When I started my Appalachian Trail thru-hike in May 2002 my pack weighed 49 pounds, which was about one-third of my body weight. The first day was exhausting—and not very fun—and the next morning I had to keep chanting, “Katahdin, Katahdin, Katahdin,” in order to booster my deflating motivation to reach the trail’s northern terminus in Maine. In my journal that evening I tallied a list of things in my pack that I needed to throw out, send home, or replace at the next convenient opportunity in order to shed the extra ballast that was weighing on my body and my morale. You can say that I had been converted, realizing that lighter is actually better and less is actually more.
When I finally reached Katahdin after three months and 2,168 miles I had reduced my pack weight to a more manageable 16 pounds. During subsequent trips it was trimmed to 12, then to 8.5, and most recently to a mere 6 pounds! Surprisingly, as my pack weight has dropped, my comfort, safety, and mobility have increased; my risk of injury, my expenses, and my environmental impact have decreased; and the fun factor is a multiple of what it once was.
Early on my efforts to “go light” were aimed solely at my backpack, but nowadays the lightweight philosophy extends into all other areas of my life as well. There are two reasons for this: (1) my quality of life is better, and (2) even more important, my impact on something I care about deeply, the environment, is much less.
Quality of life. By having and using less stuff, seeking simplicity instead of complexity, un-tethering myself from technological devices on a regular basis, and being selective about my ethical and financial responsibilities, I have more freedom, resources, and energy to focus on the things that really matter to me, namely my relationships with others, the outdoor world, and self. While my life is not entirely stress-free and may not be considered “plush” by some, I seem to worry about fewer things than most and also to get along just fine.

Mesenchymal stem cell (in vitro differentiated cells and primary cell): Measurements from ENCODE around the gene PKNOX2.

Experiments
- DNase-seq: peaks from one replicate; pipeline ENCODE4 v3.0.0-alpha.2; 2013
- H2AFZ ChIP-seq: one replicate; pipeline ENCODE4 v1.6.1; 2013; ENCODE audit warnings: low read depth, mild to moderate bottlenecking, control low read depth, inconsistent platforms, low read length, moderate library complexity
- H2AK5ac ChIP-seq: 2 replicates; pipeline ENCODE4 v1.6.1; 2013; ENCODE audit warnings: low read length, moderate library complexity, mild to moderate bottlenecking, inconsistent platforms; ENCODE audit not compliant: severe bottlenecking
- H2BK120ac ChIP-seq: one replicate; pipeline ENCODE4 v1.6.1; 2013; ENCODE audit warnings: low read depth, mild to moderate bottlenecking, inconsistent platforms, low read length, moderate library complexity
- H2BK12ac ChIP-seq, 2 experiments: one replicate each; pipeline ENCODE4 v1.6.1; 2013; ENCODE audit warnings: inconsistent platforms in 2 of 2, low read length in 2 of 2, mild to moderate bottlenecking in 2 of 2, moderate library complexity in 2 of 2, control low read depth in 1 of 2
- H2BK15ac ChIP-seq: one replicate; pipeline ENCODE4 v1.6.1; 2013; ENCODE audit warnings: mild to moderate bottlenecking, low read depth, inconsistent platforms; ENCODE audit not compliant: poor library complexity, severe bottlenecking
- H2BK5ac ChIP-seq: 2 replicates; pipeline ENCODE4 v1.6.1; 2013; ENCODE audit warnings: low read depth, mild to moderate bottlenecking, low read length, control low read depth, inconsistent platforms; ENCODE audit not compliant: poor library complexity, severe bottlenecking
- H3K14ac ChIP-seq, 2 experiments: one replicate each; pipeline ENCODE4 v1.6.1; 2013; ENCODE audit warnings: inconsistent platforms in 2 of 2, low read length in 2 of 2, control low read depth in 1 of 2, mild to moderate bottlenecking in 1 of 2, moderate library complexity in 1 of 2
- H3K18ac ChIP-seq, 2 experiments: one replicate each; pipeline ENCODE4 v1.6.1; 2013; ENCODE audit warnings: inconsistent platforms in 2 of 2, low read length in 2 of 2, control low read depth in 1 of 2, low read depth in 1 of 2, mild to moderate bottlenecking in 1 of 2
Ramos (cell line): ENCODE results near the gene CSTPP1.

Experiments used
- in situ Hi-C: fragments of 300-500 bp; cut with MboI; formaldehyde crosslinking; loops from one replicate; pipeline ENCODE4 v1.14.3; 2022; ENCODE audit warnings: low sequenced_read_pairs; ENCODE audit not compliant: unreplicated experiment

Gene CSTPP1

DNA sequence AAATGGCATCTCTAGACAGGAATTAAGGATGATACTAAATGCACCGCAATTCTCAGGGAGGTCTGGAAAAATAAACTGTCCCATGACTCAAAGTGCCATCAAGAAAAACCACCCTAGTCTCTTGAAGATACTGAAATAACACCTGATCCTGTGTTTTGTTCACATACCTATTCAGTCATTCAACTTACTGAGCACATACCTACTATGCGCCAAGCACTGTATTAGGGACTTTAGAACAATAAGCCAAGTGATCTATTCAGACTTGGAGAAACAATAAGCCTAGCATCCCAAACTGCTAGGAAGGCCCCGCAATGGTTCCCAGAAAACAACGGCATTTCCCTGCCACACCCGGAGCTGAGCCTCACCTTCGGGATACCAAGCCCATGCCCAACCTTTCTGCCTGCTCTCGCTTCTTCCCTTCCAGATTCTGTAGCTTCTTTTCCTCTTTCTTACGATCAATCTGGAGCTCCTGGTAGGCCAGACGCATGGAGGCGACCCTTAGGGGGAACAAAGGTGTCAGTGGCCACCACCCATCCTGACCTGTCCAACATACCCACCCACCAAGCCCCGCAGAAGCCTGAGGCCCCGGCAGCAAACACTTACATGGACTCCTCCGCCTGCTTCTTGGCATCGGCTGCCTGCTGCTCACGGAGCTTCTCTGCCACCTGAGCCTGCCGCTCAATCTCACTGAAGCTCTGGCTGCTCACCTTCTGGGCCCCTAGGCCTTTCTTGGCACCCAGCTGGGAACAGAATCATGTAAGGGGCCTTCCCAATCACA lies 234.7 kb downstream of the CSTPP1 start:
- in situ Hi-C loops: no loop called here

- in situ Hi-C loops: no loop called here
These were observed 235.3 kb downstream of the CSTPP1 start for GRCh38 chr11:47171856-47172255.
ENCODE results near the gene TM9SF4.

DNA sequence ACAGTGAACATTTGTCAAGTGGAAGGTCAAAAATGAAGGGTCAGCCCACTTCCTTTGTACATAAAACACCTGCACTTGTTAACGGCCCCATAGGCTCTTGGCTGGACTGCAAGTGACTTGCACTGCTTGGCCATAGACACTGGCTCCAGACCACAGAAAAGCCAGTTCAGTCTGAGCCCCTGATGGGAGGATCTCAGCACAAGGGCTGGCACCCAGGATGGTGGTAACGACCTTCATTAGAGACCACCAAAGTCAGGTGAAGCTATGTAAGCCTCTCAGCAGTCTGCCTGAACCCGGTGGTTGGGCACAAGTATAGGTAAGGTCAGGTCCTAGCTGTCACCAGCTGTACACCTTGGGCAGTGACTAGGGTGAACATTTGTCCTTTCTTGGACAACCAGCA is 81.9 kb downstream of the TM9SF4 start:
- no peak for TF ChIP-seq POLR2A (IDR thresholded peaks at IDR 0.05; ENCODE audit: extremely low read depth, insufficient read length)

Environmental Impact. My outdoor experiences have played a significant role in my personal growth and development. Perhaps the two most important things I have learned from them are: (1) Boy, I live in a beautiful world! and (2) Wow, my time here ain’t nothin’ compared to these trees, rivers, and mountains! I think it is a moral responsibility that we be good stewards of the earth so that its magnificence continues to instill awe and humility in future generations, and it would seem that not doing so is simply audacious — it’s not our right to leave a lasting adverse impact on a planet that we fleetingly inhabit.
I purposely try to lead a “lightweight lifestyle” in order to live more sustainably and to ensure that future generations are able to experience natural grandeur in the same way that I have been able to. Unfortunately, today it is difficult to lead a modern life without “going heavy” on the earth — environmental implications are a distant consideration in conventional choices for and attitudes about things like transportation, utilities, housing, material “needs,” agriculture, and reproduction. Society has not taught us to ask fundamental questions like, Why do I essentially have to drive a gas-burning car, or a car at all? Where does my water and energy come from, and where does my sewage and garbage go? Why can’t I easily find a house/condo/apartment that is made largely with reusable and recycled materials, and that is powered with solar panels atop the roof? And, Do I really need to use “paper or plastic” in transporting my groceries from the store to my home? In sum, if I am not purposely going light, environmentally reckless behavior becomes the default, not the exception.